About Moppet Wall Hangings
Moppet wall hangings combine ancient craft and folk art design with a contemporary sensibility to colour and materials. Traditional illustrations are brought to life in a variety of modern colour palettes, created by Moppet, using a local crewel chainstitch (Zalakdozi) technique which has been practised in the Valley of Kashmir for hundreds of years. Our carefully selected craftsmen and women* belong to rural farming communities and embroider predominately during the winter months as their second form of income. Moppet’s materials are sustainably sourced and our pieces are ethically produced in the homes of the artisans who create them, around their own schedules and childcare needs.
Each of our wall hangings passes through many skilled hands as part of the creation process, engaging a different set of expertise at each stage. First, the Naquash (draftsman) interprets our designs using a stencilling process, in which illustrations are traced onto translucent paper and outlined using pin-prick holes. This sheet is then laid onto the Dasooti (cotton canvas) and dusted with pigment which permeates the holes, creating a stencilled pattern for the embroiderer to follow. Our bespoke colour palettes are created using natural pigments to hand dye hanks of woollen yarn. These are distributed through the embroidering community along with our stencilled fabrics. Next, the Zalakdooz (embroiderer), will set to work in his or her home, using a hook-shaped Aari needle and adopting the traditional seated Zangvaitth posture with knees up and back against a firm cushion or wall for support. Finally, the completed pieces are collected from the villages and each washed by hand and dried under the warmth of the sun.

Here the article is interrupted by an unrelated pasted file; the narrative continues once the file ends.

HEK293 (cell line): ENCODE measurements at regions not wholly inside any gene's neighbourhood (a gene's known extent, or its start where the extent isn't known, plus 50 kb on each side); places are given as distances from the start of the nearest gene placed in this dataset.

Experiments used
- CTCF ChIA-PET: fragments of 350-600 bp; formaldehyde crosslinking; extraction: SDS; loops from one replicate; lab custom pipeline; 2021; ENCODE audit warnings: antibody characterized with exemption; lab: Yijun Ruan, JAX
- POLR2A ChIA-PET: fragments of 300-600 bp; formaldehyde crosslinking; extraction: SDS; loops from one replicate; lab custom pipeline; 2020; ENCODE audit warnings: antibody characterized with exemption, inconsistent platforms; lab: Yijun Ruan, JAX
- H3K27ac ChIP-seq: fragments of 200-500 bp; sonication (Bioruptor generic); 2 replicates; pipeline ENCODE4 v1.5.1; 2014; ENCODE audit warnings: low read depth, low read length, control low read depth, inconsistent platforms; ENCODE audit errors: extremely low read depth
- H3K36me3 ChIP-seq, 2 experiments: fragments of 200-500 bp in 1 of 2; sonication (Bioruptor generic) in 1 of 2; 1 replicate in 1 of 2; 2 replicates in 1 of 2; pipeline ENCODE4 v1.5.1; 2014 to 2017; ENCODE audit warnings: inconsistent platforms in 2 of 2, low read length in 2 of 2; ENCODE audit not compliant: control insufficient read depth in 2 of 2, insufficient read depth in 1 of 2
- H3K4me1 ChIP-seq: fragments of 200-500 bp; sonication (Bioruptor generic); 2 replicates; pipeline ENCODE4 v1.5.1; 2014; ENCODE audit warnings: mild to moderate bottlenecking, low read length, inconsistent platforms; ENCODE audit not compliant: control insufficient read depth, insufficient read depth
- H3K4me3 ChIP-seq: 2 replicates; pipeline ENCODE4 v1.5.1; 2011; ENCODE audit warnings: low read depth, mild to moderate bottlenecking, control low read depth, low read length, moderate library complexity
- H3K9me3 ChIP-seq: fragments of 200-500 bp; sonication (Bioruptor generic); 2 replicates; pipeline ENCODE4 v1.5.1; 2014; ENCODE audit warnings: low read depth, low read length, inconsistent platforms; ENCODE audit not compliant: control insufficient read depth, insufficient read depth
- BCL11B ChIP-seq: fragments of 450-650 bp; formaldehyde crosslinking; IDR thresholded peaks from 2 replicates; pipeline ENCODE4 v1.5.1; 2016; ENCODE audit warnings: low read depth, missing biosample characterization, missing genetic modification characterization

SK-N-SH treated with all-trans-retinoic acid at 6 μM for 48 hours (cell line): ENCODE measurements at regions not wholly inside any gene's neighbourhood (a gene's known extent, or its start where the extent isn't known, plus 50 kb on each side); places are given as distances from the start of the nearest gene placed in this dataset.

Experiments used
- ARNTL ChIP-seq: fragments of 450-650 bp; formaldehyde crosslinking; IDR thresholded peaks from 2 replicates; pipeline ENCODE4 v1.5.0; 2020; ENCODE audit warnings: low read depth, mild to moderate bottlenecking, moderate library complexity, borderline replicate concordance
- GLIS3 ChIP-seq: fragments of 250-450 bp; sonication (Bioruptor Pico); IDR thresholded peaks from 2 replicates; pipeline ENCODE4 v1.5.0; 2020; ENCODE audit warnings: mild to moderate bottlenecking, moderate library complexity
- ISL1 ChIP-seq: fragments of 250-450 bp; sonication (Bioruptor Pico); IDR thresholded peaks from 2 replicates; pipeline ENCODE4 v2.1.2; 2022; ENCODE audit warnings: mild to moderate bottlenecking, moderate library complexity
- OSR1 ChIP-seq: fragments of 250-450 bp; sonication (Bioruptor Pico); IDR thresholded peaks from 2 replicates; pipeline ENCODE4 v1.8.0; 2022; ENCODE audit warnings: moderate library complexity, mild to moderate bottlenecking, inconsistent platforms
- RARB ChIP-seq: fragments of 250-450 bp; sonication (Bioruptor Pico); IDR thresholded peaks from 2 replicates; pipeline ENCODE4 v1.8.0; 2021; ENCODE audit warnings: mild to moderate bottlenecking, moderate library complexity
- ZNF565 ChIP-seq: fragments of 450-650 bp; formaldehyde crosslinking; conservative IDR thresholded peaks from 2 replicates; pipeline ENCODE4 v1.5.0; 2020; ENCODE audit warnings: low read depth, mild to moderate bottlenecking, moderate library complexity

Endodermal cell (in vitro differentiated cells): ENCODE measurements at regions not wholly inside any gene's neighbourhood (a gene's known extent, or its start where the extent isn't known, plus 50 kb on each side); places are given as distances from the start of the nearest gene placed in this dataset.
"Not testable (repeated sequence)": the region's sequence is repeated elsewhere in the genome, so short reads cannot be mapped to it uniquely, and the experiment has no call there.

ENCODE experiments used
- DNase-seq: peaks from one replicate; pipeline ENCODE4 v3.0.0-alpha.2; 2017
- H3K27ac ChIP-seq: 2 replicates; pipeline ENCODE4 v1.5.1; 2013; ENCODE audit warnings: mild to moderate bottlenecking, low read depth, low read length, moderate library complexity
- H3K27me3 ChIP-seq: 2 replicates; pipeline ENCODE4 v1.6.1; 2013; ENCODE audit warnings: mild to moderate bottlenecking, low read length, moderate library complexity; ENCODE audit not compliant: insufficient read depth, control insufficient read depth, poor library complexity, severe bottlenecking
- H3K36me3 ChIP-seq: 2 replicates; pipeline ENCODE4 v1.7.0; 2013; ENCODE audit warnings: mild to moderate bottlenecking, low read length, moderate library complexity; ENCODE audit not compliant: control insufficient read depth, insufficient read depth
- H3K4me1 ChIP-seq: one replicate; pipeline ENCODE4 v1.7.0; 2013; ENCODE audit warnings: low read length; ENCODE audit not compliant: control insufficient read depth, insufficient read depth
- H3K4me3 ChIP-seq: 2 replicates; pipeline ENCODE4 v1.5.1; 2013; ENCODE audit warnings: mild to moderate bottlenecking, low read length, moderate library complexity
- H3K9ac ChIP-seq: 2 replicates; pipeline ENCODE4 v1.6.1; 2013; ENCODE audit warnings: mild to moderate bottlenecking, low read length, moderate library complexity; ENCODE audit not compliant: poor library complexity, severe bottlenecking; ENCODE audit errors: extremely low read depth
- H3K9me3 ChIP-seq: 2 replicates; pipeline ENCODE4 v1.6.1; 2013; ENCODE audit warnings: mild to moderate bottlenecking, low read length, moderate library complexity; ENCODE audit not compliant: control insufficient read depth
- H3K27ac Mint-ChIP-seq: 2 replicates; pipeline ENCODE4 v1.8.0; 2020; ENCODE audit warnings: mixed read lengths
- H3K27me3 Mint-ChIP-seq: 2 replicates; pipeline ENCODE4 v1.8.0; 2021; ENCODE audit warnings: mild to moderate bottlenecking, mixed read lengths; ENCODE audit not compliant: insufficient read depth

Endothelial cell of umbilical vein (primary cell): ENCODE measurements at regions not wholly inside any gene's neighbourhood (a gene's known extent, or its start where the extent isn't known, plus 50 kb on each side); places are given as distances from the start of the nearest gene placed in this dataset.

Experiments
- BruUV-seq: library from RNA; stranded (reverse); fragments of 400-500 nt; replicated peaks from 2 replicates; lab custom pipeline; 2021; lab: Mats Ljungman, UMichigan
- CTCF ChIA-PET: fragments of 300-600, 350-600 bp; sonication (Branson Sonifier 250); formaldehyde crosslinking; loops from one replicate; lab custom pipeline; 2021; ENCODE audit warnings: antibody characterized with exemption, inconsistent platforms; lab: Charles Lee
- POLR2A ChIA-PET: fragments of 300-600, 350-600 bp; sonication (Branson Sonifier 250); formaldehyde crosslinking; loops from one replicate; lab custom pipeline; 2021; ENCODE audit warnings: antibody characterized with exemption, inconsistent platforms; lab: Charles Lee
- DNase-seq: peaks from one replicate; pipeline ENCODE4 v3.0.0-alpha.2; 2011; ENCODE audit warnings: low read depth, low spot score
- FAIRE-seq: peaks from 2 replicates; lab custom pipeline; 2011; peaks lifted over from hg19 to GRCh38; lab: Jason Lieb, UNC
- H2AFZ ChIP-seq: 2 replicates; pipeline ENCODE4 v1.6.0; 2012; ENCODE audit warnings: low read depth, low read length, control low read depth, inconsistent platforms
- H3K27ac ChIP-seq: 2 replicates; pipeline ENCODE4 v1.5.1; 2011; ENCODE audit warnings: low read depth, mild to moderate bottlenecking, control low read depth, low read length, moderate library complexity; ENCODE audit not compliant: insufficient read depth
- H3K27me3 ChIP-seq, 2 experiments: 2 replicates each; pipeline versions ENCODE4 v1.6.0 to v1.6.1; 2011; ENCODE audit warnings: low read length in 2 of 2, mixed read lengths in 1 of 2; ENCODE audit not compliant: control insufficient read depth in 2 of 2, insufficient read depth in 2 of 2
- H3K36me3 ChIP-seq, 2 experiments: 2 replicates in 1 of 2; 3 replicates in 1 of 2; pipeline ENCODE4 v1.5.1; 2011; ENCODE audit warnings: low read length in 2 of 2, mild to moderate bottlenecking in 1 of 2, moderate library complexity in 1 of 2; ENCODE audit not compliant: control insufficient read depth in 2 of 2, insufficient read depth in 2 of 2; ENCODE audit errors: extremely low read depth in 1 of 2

Crewel embroidery was first brought to Kashmir from Persia and has long since become a signature craft of the area, creating much skilled employment to this day. The local term for Kashmiri embroidery is Kashida-kari, which is derived from the Persian word for free-flowing writing. Kashmir’s embroidery traditions evolved under the patronage of Mughal emperors in the 16th century, when the local textile industry boomed and its pieces gained popularity around the world. As a result, Kashmir embroidery has traditionally served a more decorative purpose than some of its more functional counterparts, and Kashmiri textiles have adorned the walls and floors of Indian royalty for many generations. Traditionally only men were involved in the process and the art was inherited by a son from his father. These days both men and women are respected members of the Zalakdozi chainstitch tradition.